It’s an annual tradition in the NBA: Some player who flew under the radar for most of the season steps up big in the playoffs and finals, then gets rewarded with an oversized contract by another team that falls in love with that performance.
Miami’s Mario Chalmers is the leading candidate to be that guy this year.
Chalmers has knocked down big shots in the finals and has defended well on the perimeter. And, he’s a free agent after this season. When asked about that by Hoopsworld, Chalmers gave the standard answer involving family.
“It’s up to everybody,” Chalmers said about his possible return to the HEAT. “I love playing here. I would love to stay here, but, I mean, I’ve got to do what’s best for me and my family.”
Chalmers made $854,389 this past season and while there is a $1.1 million qualifying offer out there according to Sham Sports, Chalmers will get to test the market (whenever the lockout ends).
Chalmers has hit big shots in the playoffs — something he has done since helping Kansas to the national title in college — but during the regular season averaged 6.4 points per game on 39.9 percent shooting. He hit 35.9 percent of his threes, which is by far where most of his shot attempts come from.
Chalmers is a good defender, which matters a lot, but he is not going to give you consistent offense.
But some team always falls in love with these finals performances and overpays.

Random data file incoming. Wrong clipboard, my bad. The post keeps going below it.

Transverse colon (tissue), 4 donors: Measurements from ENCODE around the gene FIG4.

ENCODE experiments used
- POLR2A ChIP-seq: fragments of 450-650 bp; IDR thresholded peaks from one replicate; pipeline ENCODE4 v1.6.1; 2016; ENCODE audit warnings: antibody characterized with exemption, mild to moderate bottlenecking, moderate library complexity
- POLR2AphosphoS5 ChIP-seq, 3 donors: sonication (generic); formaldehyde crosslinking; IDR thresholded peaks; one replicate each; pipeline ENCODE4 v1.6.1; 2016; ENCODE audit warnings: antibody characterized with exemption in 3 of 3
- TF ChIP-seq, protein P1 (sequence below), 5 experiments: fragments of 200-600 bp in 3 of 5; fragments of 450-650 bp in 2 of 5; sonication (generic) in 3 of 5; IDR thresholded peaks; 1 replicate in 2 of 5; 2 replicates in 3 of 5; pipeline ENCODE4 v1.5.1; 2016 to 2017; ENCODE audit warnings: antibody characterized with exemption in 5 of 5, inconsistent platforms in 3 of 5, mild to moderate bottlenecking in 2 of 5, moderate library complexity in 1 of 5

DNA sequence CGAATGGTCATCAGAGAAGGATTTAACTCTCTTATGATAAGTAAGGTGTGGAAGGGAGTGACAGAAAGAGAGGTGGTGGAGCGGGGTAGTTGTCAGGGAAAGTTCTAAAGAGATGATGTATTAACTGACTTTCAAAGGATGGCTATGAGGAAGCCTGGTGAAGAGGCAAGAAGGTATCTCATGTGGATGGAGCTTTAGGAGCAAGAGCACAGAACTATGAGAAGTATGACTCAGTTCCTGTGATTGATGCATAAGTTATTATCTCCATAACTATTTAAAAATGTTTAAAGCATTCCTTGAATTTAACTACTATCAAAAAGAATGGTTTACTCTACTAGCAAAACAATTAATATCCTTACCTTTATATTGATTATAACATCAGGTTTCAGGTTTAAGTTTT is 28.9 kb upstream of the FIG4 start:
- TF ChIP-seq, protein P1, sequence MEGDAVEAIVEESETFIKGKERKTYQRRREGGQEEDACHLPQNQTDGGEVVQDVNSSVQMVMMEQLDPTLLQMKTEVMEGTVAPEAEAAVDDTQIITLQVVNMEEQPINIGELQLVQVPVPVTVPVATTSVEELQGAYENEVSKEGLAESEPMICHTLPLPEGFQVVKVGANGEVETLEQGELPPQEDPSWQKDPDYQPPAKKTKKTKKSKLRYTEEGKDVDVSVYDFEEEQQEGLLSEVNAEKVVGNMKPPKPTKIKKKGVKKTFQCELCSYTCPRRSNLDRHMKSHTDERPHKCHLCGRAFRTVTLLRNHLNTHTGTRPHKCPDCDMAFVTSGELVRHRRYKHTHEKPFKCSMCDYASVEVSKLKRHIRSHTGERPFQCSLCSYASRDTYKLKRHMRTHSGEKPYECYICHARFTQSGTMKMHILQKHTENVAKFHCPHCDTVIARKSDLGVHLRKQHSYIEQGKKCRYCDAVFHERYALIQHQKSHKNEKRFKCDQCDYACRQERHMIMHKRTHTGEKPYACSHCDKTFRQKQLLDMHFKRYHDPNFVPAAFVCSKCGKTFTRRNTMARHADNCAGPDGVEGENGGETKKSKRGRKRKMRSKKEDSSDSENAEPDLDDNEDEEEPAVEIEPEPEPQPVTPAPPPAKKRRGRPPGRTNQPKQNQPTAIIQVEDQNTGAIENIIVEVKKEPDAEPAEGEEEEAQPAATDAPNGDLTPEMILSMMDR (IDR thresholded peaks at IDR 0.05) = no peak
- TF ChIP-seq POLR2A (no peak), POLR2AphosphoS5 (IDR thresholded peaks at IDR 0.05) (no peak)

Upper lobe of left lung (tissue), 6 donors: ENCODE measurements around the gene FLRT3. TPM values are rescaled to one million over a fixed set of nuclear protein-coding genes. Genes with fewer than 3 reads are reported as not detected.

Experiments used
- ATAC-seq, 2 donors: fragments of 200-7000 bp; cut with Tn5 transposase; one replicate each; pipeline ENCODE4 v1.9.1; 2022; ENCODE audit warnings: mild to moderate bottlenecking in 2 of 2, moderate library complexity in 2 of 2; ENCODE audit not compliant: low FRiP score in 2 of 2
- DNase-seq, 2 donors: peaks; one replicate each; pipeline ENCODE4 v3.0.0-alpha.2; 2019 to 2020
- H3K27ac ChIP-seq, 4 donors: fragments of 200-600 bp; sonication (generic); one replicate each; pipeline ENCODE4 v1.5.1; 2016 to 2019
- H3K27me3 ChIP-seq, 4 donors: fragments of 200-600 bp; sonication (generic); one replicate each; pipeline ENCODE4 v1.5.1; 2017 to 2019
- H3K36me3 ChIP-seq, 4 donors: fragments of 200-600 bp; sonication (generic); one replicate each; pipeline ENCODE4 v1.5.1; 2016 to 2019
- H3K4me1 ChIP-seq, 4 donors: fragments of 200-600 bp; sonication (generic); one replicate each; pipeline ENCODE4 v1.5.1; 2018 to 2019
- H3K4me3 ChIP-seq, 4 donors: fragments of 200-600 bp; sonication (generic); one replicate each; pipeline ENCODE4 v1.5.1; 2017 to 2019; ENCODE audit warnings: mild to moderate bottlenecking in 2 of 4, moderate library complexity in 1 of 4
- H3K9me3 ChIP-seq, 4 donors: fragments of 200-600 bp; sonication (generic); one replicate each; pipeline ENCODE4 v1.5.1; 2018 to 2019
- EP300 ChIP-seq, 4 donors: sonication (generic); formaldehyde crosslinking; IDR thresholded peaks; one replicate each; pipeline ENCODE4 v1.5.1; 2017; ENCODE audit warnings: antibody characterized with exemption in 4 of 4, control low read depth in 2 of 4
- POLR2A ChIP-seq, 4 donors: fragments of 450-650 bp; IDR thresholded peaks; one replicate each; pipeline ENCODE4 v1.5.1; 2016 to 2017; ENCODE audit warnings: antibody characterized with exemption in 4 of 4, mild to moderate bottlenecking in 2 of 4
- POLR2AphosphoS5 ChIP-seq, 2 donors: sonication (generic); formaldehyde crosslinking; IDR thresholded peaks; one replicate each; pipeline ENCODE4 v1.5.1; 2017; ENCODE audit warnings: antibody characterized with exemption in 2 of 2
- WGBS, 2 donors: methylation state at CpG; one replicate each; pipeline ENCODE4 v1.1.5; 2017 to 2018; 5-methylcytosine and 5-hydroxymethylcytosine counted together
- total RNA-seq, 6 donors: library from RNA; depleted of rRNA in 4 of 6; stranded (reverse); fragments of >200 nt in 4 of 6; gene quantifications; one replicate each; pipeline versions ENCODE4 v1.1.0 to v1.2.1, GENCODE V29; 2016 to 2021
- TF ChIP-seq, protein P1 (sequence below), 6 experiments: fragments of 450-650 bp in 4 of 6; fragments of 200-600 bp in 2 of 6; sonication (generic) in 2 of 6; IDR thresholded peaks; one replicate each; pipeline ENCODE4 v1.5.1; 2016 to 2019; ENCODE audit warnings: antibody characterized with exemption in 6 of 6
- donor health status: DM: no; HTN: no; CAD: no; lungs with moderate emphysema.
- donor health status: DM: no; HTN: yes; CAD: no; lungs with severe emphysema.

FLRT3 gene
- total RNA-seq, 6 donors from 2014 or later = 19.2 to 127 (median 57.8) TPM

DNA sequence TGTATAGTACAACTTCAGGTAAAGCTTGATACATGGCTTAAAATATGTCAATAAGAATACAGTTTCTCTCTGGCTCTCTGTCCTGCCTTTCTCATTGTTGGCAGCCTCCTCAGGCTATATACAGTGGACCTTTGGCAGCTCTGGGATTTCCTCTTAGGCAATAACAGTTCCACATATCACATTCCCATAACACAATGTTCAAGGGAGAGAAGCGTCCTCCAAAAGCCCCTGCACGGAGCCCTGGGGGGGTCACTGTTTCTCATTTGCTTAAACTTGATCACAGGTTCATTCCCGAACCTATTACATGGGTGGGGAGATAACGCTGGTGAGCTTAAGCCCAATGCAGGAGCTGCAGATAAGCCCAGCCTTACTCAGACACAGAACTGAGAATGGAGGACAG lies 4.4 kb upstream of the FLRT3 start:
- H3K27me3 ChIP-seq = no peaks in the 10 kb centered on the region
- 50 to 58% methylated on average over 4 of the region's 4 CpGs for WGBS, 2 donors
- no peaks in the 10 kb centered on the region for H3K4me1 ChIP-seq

Khris Middleton has more expectations and more pressure on him after a breakout season in Milwaukee, followed by him getting him PAID this summer.
Well, he looked pretty good on this play against the Bulls, making the steal then throwing down despite Jimmy Butler‘s efforts to stop him.
Middleton finished with 10 points on 5-of-7 shooting for the Bucks. However, Butler had the last laugh as he went off for 23 points on 12 shots and led the Bulls to the (meaningless) preseason win.
Paul George‘s first experience starting as a power forward was going up against Anthony Davis — not just one of the best power forwards in the game, one of the handful of best players in the game period. That didn’t go well for George, and he wasn’t happy about it.
His second experience was in another preseason game Tuesday, going up against the Pistons and their four, Ersan İlyasova. He’s not quite as intimidating.
George scored 20 points on 7-of-8 shooting, 4-of-5 on threes — and that was just the first quarter (you can see it all in the video above).
As we have said before, George at the four is not a bad call by the Pacers, but some of that depends on the matchup. On the nights the Pacers face Davis or Blake Griffin or LaMarcus Aldridge or Zach Randolph (or a handful of others) the Pacers’ coaching staff is going to have to adjust. But there are a lot of nights where George at the four is going to force the other team to adjust, and that will play into the Pacers’ hands.